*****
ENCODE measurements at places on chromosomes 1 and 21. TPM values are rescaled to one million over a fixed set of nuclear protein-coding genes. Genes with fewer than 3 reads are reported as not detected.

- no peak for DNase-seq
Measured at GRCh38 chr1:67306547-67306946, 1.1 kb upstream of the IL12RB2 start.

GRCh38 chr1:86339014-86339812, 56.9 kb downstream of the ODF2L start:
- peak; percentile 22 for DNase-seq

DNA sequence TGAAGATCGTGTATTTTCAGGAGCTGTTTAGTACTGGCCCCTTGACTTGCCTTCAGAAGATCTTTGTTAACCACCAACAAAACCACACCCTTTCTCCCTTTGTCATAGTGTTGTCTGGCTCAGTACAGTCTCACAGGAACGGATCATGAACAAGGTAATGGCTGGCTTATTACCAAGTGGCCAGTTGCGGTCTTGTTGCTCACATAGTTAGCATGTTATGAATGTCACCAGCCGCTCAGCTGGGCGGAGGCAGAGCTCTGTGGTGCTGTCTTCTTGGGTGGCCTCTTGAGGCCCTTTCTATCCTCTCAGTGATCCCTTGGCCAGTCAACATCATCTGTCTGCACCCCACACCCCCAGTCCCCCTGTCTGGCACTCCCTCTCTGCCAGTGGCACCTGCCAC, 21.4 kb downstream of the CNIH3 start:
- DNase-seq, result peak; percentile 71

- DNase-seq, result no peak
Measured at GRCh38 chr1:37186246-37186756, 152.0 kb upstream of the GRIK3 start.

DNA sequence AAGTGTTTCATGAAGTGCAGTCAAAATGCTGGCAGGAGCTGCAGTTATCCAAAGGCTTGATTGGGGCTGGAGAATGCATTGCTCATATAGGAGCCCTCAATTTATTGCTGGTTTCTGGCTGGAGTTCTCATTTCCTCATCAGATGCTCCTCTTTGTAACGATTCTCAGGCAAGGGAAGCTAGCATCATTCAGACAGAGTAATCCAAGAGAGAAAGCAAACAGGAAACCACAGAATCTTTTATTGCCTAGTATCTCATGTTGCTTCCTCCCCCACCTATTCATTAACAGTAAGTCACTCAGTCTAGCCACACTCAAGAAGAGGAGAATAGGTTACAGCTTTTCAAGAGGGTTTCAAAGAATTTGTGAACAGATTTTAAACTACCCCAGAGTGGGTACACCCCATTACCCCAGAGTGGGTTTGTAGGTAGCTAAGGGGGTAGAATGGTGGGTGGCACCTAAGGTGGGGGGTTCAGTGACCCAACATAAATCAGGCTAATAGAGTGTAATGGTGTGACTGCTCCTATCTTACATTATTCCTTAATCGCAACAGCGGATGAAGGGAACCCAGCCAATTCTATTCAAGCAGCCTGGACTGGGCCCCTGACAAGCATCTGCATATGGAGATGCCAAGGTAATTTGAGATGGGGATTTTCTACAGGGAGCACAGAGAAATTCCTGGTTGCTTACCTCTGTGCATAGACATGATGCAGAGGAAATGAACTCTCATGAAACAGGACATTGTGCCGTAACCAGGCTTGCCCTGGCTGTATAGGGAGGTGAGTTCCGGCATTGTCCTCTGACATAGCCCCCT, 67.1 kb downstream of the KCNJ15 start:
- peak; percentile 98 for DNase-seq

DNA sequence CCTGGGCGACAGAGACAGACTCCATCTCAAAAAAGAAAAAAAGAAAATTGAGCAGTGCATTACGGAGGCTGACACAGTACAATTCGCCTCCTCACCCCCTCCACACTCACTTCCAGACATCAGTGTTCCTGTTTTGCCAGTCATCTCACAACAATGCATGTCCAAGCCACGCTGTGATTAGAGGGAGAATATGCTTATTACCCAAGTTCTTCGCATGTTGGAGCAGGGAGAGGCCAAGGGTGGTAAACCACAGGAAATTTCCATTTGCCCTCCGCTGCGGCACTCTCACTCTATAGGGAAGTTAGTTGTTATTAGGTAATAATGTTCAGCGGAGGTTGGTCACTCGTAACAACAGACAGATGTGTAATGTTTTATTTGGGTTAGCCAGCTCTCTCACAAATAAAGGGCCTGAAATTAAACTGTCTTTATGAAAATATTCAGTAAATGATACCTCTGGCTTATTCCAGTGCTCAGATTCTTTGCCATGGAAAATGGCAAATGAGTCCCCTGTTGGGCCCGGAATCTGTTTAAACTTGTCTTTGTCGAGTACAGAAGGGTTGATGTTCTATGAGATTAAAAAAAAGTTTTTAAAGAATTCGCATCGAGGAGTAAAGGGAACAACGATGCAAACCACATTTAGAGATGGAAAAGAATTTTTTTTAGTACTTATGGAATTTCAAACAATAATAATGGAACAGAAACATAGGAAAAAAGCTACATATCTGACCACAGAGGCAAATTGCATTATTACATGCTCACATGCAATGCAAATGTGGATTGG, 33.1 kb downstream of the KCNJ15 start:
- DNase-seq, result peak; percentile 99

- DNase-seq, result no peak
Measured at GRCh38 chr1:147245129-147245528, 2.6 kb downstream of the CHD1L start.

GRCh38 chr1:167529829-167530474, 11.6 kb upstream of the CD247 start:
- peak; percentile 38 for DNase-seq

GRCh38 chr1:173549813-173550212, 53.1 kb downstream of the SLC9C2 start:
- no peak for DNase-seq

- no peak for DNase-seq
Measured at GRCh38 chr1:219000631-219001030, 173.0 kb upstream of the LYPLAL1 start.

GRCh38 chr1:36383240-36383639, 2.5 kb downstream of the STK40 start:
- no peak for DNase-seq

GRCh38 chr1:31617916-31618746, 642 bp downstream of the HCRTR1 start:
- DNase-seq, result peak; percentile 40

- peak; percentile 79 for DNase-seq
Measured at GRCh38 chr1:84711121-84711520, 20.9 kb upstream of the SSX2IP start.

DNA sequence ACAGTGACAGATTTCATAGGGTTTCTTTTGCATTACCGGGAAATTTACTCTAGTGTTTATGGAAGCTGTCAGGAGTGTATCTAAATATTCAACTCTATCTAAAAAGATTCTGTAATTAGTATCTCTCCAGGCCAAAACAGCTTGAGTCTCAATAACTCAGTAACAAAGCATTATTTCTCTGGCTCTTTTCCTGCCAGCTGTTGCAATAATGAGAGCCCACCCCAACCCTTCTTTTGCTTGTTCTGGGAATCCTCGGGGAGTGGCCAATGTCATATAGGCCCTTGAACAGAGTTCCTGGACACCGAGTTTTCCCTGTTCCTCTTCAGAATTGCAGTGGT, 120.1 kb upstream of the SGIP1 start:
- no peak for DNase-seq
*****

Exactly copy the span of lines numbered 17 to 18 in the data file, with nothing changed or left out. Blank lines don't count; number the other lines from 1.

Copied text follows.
- peak; percentile 38 for DNase-seq

GRCh38 chr1:173549813-173550212, 53.1 kb downstream of the SLC9C2 start: